Gads this was dumb. The characters talk for what seemed like hours in this nothing-happens tale for which everything that might have been interesting occurs off screen.
Invisible Stupid Americans & Russians testing their A-bombs have triggered the end of the world but all it takes to stop the earth from careening into the sun is to set off even more A-bombs. Apart from the fact that nothing occurs on-screen of any conceivable interest, I could not get past the great stupidness of the "science" part of a science fiction story totally unaware that one volcanic eruption has more destructive power than a vast number of 1950s A-bombs, & neither one could ever shoot the earth out of its orbit. It was the kind of plot a twelve year old would-be science fiction writer would come up with.
And just having reporters sit around talking about what's going on, instead of showing anything, is no way to tell even a bad story. It's all played with deadly seriousness, but it comes off like some long-faced depressive obsessing about the cat killing birds.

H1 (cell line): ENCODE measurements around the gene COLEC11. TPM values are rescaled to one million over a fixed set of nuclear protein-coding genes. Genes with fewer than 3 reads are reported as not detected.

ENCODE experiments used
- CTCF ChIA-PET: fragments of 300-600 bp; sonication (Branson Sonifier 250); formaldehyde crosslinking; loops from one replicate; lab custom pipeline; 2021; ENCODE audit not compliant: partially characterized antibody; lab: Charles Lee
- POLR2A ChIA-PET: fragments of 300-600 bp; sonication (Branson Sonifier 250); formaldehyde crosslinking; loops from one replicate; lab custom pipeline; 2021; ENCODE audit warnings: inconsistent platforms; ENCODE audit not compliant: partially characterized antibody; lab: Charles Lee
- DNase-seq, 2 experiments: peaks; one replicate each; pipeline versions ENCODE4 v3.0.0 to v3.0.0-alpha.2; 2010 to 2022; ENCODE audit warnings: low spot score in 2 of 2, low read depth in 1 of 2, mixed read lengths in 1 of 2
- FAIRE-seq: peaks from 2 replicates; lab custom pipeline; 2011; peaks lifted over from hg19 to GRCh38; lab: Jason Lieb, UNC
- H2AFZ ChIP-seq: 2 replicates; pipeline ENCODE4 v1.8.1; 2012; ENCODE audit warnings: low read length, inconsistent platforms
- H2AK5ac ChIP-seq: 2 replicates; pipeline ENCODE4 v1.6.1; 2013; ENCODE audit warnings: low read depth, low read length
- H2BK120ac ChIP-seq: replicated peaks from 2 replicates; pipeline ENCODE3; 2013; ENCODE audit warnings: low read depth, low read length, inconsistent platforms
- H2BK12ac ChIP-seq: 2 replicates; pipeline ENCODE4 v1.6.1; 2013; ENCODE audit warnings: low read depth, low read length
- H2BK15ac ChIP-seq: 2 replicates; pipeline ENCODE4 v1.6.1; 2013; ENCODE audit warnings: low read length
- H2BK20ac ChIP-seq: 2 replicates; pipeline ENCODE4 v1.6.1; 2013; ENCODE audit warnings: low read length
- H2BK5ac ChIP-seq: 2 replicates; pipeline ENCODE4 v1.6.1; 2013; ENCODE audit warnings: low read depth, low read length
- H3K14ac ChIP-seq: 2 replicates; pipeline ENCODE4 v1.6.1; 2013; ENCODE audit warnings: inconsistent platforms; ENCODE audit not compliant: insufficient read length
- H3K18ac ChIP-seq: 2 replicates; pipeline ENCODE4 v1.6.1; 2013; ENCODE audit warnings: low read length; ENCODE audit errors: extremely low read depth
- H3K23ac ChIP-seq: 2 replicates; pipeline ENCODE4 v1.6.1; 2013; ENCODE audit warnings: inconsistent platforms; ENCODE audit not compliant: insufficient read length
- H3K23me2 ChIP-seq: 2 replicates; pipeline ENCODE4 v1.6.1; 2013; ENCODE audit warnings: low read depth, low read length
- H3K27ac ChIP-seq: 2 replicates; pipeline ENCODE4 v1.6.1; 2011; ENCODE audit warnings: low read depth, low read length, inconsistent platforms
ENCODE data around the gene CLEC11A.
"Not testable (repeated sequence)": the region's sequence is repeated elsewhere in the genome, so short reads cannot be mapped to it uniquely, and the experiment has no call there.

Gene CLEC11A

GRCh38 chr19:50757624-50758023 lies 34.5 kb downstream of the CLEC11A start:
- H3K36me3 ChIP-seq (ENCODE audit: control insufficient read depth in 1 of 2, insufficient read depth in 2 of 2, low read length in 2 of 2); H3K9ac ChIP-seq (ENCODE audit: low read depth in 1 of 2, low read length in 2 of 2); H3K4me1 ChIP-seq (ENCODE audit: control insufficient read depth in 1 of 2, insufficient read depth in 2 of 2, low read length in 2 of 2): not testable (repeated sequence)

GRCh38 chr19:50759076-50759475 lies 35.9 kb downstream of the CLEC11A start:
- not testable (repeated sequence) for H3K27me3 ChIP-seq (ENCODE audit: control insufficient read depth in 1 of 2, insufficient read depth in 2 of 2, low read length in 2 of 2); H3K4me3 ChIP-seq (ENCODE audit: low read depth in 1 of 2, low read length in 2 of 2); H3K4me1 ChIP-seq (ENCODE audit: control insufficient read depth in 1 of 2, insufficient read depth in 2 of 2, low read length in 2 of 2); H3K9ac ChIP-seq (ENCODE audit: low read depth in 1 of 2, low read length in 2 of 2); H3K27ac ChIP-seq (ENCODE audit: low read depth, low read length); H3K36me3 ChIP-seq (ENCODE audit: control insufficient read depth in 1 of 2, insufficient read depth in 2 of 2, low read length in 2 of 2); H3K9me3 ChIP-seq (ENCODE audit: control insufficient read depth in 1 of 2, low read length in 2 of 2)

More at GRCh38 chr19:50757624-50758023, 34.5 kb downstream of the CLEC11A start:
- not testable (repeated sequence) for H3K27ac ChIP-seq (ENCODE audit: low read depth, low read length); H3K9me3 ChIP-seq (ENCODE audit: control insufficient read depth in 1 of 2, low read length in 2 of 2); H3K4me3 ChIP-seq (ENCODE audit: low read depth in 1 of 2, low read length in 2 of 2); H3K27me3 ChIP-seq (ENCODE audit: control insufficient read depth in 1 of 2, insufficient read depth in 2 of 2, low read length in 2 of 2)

The film has a couple nice decorative elements: The tinted opening before the regular black & white story begins as a long flashback was prettily done. The One Last Party throughout the streets of London, celebrating the end of the world, had a kind of kitschy power the majority of this poker-faced implausible turkey lacks.
It doubtless seemed a whole lot better when it was new, at a time when nuclear paranoia was at its highest, & even a preposterous story like this one was at least symbolically plausible. It hits several buttons that could've been quite scary in a world already primed for terror by such daily training as grade-schoolers taught to "duck & cover" by hiding under their desks in case of nuclear attack, a position as good as any in which to be vaporized. But the joke was that it wasn't really a movie but only a conversation about something bad happening, a jabbery show better suited to the radio.
copyright © by Paghat the Ratgirl